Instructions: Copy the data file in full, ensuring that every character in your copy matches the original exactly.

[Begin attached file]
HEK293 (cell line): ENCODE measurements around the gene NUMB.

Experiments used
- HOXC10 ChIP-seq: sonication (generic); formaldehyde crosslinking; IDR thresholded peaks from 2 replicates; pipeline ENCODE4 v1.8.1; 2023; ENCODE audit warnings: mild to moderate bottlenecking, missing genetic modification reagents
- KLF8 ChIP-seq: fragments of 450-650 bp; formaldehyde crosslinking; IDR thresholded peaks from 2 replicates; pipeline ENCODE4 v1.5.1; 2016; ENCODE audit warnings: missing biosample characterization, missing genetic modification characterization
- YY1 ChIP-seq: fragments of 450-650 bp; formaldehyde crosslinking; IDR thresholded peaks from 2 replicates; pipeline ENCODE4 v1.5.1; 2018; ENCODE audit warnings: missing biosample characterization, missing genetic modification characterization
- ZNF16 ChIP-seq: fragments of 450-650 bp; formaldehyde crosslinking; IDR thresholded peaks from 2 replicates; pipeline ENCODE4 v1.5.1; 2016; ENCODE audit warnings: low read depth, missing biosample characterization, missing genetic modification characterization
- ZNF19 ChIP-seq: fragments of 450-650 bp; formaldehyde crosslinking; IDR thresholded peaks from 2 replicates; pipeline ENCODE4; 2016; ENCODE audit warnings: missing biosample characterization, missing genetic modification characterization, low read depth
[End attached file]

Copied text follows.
HEK293 (cell line): ENCODE measurements around the gene NUMB.

Experiments used
- HOXC10 ChIP-seq: sonication (generic); formaldehyde crosslinking; IDR thresholded peaks from 2 replicates; pipeline ENCODE4 v1.8.1; 2023; ENCODE audit warnings: mild to moderate bottlenecking, missing genetic modification reagents
- KLF8 ChIP-seq: fragments of 450-650 bp; formaldehyde crosslinking; IDR thresholded peaks from 2 replicates; pipeline ENCODE4 v1.5.1; 2016; ENCODE audit warnings: missing biosample characterization, missing genetic modification characterization
- YY1 ChIP-seq: fragments of 450-650 bp; formaldehyde crosslinking; IDR thresholded peaks from 2 replicates; pipeline ENCODE4 v1.5.1; 2018; ENCODE audit warnings: missing biosample characterization, missing genetic modification characterization
- ZNF16 ChIP-seq: fragments of 450-650 bp; formaldehyde crosslinking; IDR thresholded peaks from 2 replicates; pipeline ENCODE4 v1.5.1; 2016; ENCODE audit warnings: low read depth, missing biosample characterization, missing genetic modification characterization
- ZNF19 ChIP-seq: fragments of 450-650 bp; formaldehyde crosslinking; IDR thresholded peaks from 2 replicates; pipeline ENCODE4; 2016; ENCODE audit warnings: missing biosample characterization, missing genetic modification characterization, low read depth